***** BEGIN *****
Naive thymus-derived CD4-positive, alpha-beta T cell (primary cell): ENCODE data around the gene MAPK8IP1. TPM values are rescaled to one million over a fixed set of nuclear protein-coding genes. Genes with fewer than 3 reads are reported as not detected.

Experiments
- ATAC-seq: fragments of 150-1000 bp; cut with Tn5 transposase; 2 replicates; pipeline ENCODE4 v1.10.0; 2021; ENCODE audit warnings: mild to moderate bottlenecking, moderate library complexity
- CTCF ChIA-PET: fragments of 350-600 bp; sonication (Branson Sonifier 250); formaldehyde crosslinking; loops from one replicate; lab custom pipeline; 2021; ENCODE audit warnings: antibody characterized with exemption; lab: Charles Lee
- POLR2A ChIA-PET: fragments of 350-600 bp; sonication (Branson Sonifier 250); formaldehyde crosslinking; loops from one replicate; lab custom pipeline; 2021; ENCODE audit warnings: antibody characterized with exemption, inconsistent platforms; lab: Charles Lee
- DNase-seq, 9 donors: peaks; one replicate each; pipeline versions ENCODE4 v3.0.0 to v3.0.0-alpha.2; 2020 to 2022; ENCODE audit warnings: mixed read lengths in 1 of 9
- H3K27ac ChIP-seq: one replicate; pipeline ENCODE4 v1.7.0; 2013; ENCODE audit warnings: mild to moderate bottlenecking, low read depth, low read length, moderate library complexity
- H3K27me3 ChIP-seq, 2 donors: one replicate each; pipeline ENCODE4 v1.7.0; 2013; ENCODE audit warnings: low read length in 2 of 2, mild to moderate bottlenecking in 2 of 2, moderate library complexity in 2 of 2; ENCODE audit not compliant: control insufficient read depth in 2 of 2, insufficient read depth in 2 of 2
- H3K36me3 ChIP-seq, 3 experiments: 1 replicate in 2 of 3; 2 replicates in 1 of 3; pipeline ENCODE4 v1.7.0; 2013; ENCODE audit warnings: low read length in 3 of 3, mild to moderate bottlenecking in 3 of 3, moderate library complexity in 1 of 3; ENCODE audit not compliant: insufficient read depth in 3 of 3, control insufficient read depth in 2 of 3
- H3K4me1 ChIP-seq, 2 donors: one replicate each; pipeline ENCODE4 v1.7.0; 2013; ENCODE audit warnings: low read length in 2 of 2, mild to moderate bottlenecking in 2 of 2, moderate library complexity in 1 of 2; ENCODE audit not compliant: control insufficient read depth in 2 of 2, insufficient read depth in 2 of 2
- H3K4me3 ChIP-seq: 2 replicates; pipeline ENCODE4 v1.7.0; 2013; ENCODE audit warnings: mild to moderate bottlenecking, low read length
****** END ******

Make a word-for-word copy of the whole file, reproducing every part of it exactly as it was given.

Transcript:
Naive thymus-derived CD4-positive, alpha-beta T cell (primary cell): ENCODE data around the gene MAPK8IP1. TPM values are rescaled to one million over a fixed set of nuclear protein-coding genes. Genes with fewer than 3 reads are reported as not detected.

Experiments
- ATAC-seq: fragments of 150-1000 bp; cut with Tn5 transposase; 2 replicates; pipeline ENCODE4 v1.10.0; 2021; ENCODE audit warnings: mild to moderate bottlenecking, moderate library complexity
- CTCF ChIA-PET: fragments of 350-600 bp; sonication (Branson Sonifier 250); formaldehyde crosslinking; loops from one replicate; lab custom pipeline; 2021; ENCODE audit warnings: antibody characterized with exemption; lab: Charles Lee
- POLR2A ChIA-PET: fragments of 350-600 bp; sonication (Branson Sonifier 250); formaldehyde crosslinking; loops from one replicate; lab custom pipeline; 2021; ENCODE audit warnings: antibody characterized with exemption, inconsistent platforms; lab: Charles Lee
- DNase-seq, 9 donors: peaks; one replicate each; pipeline versions ENCODE4 v3.0.0 to v3.0.0-alpha.2; 2020 to 2022; ENCODE audit warnings: mixed read lengths in 1 of 9
- H3K27ac ChIP-seq: one replicate; pipeline ENCODE4 v1.7.0; 2013; ENCODE audit warnings: mild to moderate bottlenecking, low read depth, low read length, moderate library complexity
- H3K27me3 ChIP-seq, 2 donors: one replicate each; pipeline ENCODE4 v1.7.0; 2013; ENCODE audit warnings: low read length in 2 of 2, mild to moderate bottlenecking in 2 of 2, moderate library complexity in 2 of 2; ENCODE audit not compliant: control insufficient read depth in 2 of 2, insufficient read depth in 2 of 2
- H3K36me3 ChIP-seq, 3 experiments: 1 replicate in 2 of 3; 2 replicates in 1 of 3; pipeline ENCODE4 v1.7.0; 2013; ENCODE audit warnings: low read length in 3 of 3, mild to moderate bottlenecking in 3 of 3, moderate library complexity in 1 of 3; ENCODE audit not compliant: insufficient read depth in 3 of 3, control insufficient read depth in 2 of 3
- H3K4me1 ChIP-seq, 2 donors: one replicate each; pipeline ENCODE4 v1.7.0; 2013; ENCODE audit warnings: low read length in 2 of 2, mild to moderate bottlenecking in 2 of 2, moderate library complexity in 1 of 2; ENCODE audit not compliant: control insufficient read depth in 2 of 2, insufficient read depth in 2 of 2
- H3K4me3 ChIP-seq: 2 replicates; pipeline ENCODE4 v1.7.0; 2013; ENCODE audit warnings: mild to moderate bottlenecking, low read length